How to teach Consonant Blends
What are consonant blends?
Consonant blends are clusters of two or three consonants which appear together in a word. Each letter in a blend makes a sound and these sounds are then blended together. For example, in the word play, the p and the l must be blended together to read the full word. In the word scrape, three consonants make up the blend: s, c, and r. Consonant blends can often be found at the beginning or end of words. Children must learn how to pronounce them orally but also how to spell them in written speech.
There is a crucial difference between blends and digraphs. While digraphs are also combinations of letters, they form a single sound, whereas in consonant blends all the letters included still make their own sound -- the individual sounds are just quickly pronounced together. For example, the s-p-l in splash is a consonant blend, but the sh is a digraph.
Why are consonant blends important?
Consonant blends are extremely common -- there are several in this sentence alone -- so it’s helpful for children to be familiar with them. Learning blends is helpful especially when tackling unfamiliar words because it will enable children to identify blends as familiar units within unknown words; this then will make decoding unfamiliar words easier.
Tips for teaching consonant blends:
- Teaching blends requires practice and should begin at a young age with oral blending. Oral blending helps teach children how to put sounds together to make words.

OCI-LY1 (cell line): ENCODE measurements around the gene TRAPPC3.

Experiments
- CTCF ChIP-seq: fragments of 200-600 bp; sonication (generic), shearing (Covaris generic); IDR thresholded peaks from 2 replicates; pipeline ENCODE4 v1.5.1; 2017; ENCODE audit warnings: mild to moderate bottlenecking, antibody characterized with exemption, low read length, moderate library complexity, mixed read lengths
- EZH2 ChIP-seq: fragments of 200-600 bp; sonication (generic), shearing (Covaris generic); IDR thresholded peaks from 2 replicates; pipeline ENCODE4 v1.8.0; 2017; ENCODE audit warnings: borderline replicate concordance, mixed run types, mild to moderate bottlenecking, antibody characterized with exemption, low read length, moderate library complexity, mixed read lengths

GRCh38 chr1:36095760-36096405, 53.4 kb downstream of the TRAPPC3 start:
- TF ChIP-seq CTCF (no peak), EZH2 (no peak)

- Help children notice common blends in words we use every day. For example, bl-, fl-, pl-, sl-, and dr- are all common consonant blends. A good approach is to ask children to pronounce and write words with consonant blends after you use them in a sentence. This will encourage them to understand how sounds combine, but also to associate each word to its meaning.
- Start with short words, then slowly build toward longer, more complex words -- this will help children understand blends and will help them feel more confident about reading, even when attempting words they don’t know yet, or words with blends they haven’t seen before.
- Try our fun Race-Track Blends activity below!
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Learning the alphabet is the first step on every child’s reading journey. Research shows that children with prior knowledge of the alphabet learn to read more easily and more fluently, so it’s vitally important that the alphabet is taught in a playful and engaging way.
When learning their ABCs, children have to understand that each letter has a different shape and name, and that letters combine to form words. By making it clear that the letter A is not just for apple but also for avocado, children learn that A makes a constant sound across different words. Learning the most common sound that each letter makes is an essential, foundational skill that will be built on later when children encounter phonics.
Read our report, A Deep Dive Into Phonics, for more!